Method

THERMOACOUSTIC

The thermo-acoustic effect is a thermodynamic process allowing transforming heat into mechanical energy. The engine based on this principle is extremely simple, even if the mathematical model is not so easy, and the physic difficult to explain

Figure 1: Schematic representation of a standing wave thermo acoustic engine

Figure 1: Schematic representation of a standing wave thermo acoustic engine

The main element of the engine is a heat exchanger with an extremely high heat exchange surface: the stack. This exchanger can be placed in either a linear tube or a loop. When a temperature difference greater than a critical value is imposed on the both ends of the stack, a pressure wave is spontaneously generated which propagates in the tube at the speed of sound. The amplitude of this pressure wave depends of many factors such as: geometry of the engine and physical properties of the fluid and the stack, temperature gradient along the stack and mean pressure of the thermodynamic fluid. It is admitted that, in good conditions, the amplitude of the pressure oscillation can reach up to 10% of the imposed mean pressure. The best fluid generally invoked in the literature seems to be helium due to its relatively high value of the heat transfer coefficient. Based on this principle two types of engine can be considered:

1- A standing wave engine using a linear tube as it can be seen in the figure 1. In this case the wave is oscillating in a tube and the mechanical power which is proportional to the scalar product of the oscillating pressure by the oscillating velocity vanishes if the tube is closed by rigid wall, but takes some value if a proper system of energy transfer is applied;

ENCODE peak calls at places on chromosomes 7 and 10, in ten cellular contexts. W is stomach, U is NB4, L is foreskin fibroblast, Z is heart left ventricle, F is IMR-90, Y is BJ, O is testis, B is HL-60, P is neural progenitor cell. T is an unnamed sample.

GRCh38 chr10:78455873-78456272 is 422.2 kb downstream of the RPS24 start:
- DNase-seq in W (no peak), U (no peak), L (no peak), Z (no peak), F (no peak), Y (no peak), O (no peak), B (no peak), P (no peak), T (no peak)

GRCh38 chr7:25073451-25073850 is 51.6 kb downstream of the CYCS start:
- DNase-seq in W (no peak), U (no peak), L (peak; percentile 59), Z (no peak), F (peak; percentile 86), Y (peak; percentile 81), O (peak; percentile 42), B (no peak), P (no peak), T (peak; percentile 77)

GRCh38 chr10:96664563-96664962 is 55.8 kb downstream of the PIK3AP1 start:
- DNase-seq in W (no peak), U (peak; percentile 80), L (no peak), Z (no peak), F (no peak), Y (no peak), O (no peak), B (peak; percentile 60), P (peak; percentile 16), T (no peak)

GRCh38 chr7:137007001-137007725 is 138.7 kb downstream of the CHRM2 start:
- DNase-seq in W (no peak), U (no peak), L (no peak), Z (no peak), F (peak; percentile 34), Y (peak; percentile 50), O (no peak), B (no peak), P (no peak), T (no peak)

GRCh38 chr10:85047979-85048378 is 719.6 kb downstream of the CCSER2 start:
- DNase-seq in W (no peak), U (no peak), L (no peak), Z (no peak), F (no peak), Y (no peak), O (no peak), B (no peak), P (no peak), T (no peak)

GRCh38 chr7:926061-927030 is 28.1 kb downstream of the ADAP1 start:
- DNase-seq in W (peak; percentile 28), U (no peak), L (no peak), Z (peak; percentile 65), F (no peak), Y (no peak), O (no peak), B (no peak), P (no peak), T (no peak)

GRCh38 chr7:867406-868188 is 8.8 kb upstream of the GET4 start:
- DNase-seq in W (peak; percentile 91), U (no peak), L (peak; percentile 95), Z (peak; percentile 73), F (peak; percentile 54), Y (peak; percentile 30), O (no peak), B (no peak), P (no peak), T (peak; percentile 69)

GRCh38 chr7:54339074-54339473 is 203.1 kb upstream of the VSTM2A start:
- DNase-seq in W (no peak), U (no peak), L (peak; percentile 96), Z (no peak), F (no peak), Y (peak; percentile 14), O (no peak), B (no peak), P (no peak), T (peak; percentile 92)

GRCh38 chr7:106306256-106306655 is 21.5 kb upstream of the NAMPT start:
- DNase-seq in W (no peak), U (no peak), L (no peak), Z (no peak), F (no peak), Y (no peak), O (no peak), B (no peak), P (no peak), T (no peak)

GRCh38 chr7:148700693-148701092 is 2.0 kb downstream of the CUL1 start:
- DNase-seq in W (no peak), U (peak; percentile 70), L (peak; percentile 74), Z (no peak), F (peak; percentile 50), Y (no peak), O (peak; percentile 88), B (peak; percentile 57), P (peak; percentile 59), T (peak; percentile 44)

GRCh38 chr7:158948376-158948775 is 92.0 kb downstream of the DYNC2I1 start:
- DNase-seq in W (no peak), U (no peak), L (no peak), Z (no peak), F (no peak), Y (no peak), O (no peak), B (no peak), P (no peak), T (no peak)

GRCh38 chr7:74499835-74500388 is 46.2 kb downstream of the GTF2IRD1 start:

2- The travelling wave concept (Figure 2) uses a close loop in which the thermo-acoustic wave propagates continuously. In this case, a new element, the thermo-buffer tube must be added to adjust the temperature at the hot and cold sources. This case seems to be better on the thermodynamics point of view because it is more reversible than the standing wave concept.

Figure 2: Schematic representation of a travelling wave thermo acoustic engine

Figure 2: Schematic representation of a travelling wave thermo acoustic engine

MHD GENERATOR

The problem now is to convert the mechanical energy supplied in the form of a vibration into electrical energy. An MHD generator could be used to realize this function. The process uses the induction mechanism which is represented schematically by the figure 3.

Figure 3: Principle of the inductive MHD generator

Figure 3: Principle of the inductive MHD generator

When a pulsating magnetic field is applied through a closed coil, the magnetic flux variation induces an electric current in the electrical circuit of the coil able to supply the load represented here by an electrical resistance.

To produce the pulsating magnetic field, the process uses the interaction of an imposed DC magnetic field with the pulsating liquid metal flow generated by the thermo-acoustic effect. A permanent magnet produces a DC magnetic field which interacts with a pulsating electro-conducting media generating an induced AC electrical current circulating in the electro-conducting media. This AC current generates itself an induced AC magnetic field which produces a magnetic flux variation producing the induced current which is able to supply a load.
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The main parameters that were adopted for the calculation and further for the design of the TA/MHD generators are the following:

Temperature of the hot source Temperature of the cold source Melting point of the sodium Carnot efficiency Global expected efficiency Level of electrical power Heat source power
1100 K400 K 373 K0.64~ 0,25 200 W~1000 W

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